notified National City Bank by letter that they would seek a protective order with respect to the
eight requests [ECF No. 925-4].
National City Bank wrote back to Plaintiffs, asserting that the plaintiffs had refused to
confer in good faith, and that Plaintiffs had failed to respond to its assertion that “the
applicability of the Full Faith and Credit Clause to the receivership orders has nothing to do with
whether documents related to the receivership proceeding are discoverable.” [ECF No. 951-1].
National City Bank asserted that the requested documents are directly related to the affidavit of
Plaintiff witness Doug Slape [ECF No. 951-2], in which Mr. Slape described the course of events
leading to the receivership and lists reasons for placing NPS and Lincoln into receivership.
National City further averred that the documents related to the negotiation of the Liquidation
Plan, which bear directly on the GAs decision to cover the face value of disputed policies, is
relevant to whether the GAs are entitled to claim damages resulting from the compromise
negotiations the Liquidation Order represents.
Plaintiffs resist National City Bank’s production requests as irrelevant because they relate
to final decisions of a state court that are not subject to collateral attack. Plaintiffs are correct
that the principles of res judicata apply to questions of jurisdiction; however, a judgment is
entitled to full faith and credit as to such jurisdictional questions only when the subsequent
court’s inquiry reveals that those questions were fully and fairly litigated and finally decided in
the court that rendered the original judgment. Underwriters Nat’l Assurance Co. v. North
Carolina Life & Accident & Health Ins. Guar. Ass’n, 455 U.S. 691, 706 (1982). A conclusion as
to the preclusive effect of the receivership proceeding and orders here would require this Court to
determine whether the Texas court’s jurisdiction over NPS was fully and fairly litigated, and
finally decided, in the receivership proceedings.
National City Bank’s jurisdictional argument is not the first challenge to the SDR’s
standing to pursue claims on behalf of NPS raised in this matter. Previously, this Court
considered the issue when three other trustee defendants moved for dismissal of Plaintiffs’
claims against them on the basis that NPS was not a proper party to the underlying receivership
action. Those defendants argued that the Texas Insurance Commissioner’s statutory authority to
initiate receivership proceedings was limited to insurance business entities, and Plaintiffs’
allegations revealed NPS was in the business of selling pre-need funeral contracts, not insurance.
In its March 22, 2011 Memorandum and Order [ECF No. 636], this Court concluded that a
dismissal motion was not the proper context for deciding the issue of the SDR’s standing to bring
claims on behalf of NPS, because to do so would require it to make a factual determination that
NPS was not in the business of selling insurance. This Court declined to make such a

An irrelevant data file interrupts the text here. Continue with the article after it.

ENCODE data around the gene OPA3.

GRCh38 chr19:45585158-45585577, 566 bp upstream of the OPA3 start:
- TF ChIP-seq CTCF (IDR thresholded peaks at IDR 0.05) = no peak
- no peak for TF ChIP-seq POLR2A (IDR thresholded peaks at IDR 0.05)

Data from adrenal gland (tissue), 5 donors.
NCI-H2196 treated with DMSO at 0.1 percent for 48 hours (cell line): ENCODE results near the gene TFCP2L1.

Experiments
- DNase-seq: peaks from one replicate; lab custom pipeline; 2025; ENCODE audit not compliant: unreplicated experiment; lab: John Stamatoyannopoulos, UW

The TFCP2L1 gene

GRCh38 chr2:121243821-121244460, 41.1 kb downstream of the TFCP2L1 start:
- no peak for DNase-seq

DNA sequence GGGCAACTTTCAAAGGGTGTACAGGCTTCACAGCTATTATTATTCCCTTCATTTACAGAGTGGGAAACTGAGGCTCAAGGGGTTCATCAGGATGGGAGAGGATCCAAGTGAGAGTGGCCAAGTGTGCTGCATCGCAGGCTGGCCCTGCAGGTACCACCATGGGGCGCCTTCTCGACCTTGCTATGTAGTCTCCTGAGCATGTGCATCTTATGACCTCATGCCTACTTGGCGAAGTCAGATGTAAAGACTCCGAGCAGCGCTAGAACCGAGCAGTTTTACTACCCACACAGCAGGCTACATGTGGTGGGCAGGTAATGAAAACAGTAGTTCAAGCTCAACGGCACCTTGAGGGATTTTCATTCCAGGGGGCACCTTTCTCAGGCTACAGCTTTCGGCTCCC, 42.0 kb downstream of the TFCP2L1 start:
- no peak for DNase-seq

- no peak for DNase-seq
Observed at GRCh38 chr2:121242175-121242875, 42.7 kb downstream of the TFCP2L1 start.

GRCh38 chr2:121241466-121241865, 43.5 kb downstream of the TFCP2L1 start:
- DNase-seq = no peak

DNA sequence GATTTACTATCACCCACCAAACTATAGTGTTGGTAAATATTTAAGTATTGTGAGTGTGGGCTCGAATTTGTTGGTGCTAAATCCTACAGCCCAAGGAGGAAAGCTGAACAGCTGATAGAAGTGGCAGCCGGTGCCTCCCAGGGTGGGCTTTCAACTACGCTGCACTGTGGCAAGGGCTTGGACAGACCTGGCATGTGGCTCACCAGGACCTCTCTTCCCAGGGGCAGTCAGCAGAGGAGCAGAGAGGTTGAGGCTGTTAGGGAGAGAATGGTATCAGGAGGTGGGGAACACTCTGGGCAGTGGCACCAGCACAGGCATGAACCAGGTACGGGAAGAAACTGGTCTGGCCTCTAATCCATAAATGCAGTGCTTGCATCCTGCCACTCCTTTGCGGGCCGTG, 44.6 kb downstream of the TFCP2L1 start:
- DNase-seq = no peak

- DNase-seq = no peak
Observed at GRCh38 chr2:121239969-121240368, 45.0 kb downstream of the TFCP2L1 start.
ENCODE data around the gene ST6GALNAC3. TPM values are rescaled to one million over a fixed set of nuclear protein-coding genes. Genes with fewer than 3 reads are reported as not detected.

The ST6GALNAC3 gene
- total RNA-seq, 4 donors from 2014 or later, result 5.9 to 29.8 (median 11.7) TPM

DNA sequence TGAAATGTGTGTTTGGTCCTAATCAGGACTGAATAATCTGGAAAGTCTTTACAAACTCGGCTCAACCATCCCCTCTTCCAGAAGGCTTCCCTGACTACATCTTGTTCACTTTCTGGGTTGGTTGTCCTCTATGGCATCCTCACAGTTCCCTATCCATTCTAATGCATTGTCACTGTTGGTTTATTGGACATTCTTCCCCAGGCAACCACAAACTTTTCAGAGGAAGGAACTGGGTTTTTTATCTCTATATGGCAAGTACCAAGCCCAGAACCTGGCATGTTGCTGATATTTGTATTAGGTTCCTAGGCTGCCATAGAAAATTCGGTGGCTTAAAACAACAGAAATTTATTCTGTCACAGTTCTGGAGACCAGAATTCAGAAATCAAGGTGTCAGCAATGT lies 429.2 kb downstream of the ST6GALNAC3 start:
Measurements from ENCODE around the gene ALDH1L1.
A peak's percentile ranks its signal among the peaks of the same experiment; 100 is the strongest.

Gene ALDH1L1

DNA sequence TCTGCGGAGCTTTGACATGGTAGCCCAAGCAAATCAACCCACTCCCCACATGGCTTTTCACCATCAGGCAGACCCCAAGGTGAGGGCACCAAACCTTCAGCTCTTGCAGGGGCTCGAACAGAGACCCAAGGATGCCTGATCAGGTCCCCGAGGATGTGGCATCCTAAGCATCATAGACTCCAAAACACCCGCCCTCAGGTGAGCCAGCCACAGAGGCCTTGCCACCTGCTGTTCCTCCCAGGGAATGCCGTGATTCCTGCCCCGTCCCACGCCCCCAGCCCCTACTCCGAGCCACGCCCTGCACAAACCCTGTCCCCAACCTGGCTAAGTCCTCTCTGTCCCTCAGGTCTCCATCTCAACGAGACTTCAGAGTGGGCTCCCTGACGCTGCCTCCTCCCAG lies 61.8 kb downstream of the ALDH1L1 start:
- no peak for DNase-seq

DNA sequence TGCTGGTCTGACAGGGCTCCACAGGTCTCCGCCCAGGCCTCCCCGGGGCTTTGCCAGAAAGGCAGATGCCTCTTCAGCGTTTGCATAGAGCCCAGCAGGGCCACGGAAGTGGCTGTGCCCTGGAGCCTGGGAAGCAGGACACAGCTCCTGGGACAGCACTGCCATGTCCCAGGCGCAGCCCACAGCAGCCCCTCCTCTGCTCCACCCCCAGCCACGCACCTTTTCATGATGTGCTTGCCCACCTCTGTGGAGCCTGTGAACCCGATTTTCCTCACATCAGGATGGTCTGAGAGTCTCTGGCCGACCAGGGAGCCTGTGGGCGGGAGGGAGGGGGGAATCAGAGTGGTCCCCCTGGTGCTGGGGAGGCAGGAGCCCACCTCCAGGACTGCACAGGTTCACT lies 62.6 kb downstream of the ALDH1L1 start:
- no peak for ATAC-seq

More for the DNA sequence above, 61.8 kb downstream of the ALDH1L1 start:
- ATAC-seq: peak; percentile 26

determination on the basis of the Plaintiffs’ pleaded allegations, noting that the Texas Insurance
Commissioner’s factual finding with respect to NPS’s involvement in the insurance business was
based on a factual record not before the Court. See Tex. Ins. Code Ann. § 443.003 (West 2012)
(defining persons covered by the provisions of the Insurance Receivership Act; including “other
persons organized or doing insurance business”).
However, as National City Bank pointed out in its response to Plaintiffs’ objections, the
primary question presented in terms of the discovery dispute presently before the Court is
whether the requests seek documents that are “reasonably calculated to lead to the discovery of
admissible evidence.” Fed. R. Civ. P. 26(b)(1). Generally, parties may obtain discovery
regarding any matter that is not privileged and that is relevant to any party’s claim or defenses.
Id. Under Rule 26(b)(1), relevance is construed more broadly for discovery than for trial, and
where relevance is in doubt, the rule indicates courts should be permissive. Truswal Sys. Corp.
v. Hydro-Air Eng’g, Inc., 813 F.2d 1207, 1211 (Fed. Cir. 1987). Courts are accorded significant
discretion in making discovery-related decisions. Florsheim Shoe Co. Div. of Interco, Inc. v.
United States, 744 F.2d 787, 797 (Fed. Cir. 1984). “The party resisting production bears the
burden of establishing lack of relevancy or undue burden.” Pinnix v. Centaur Bldg Supply Serv.,
Inc., 2008 WL 4826306 at *1 (E.D. Mo. Nov. 4, 2008). With this standard in mind, the Court
examines National City Bank’s document requests and Plaintiffs’ responses and objections.
In their Motion, Plaintiffs claim National City Bank’s requests seek to collaterally attack
the Texas state court orders that confirmed Plaintiffs’ standing and capacity to pursue the claims
asserted in this matter. Plaintiffs assert that the SDR, NOLHGA, and the Plaintiff State GAs are
entitled to pursue the claims under a Liquidation Order entered by the Texas Receivership Court.
According to Plaintiffs, National City Bank, due to unfounded assertions made by other
defendants in this matter, is demanding internal documents to use to undermine the orders of the
Texas Receivership Court by removing Plaintiffs’ capacity as the real parties in interest herein.
Plaintiffs argue that the demanded documents are irrelevant to the matter under determination
because Defendants cannot collaterally attack the Texas Receivership Court proceedings and
orders. They maintain that a protective order is necessary to prevent National City Bank from
making improper discovery requests designed to undercut state court orders, and claim that the
“vast majority of the documents requested by National City Bank would be privileged,
potentially subjecting Plaintiffs to the burden of entering thousands of documents on a privilege
log when only a small number of documents would actually be produced.”
In their Opposition to Plaintiffs’ Motion for Protective Order [ECF No. 951], National
City Bank argues Plaintiffs’ claim that production would be unduly burdensome should be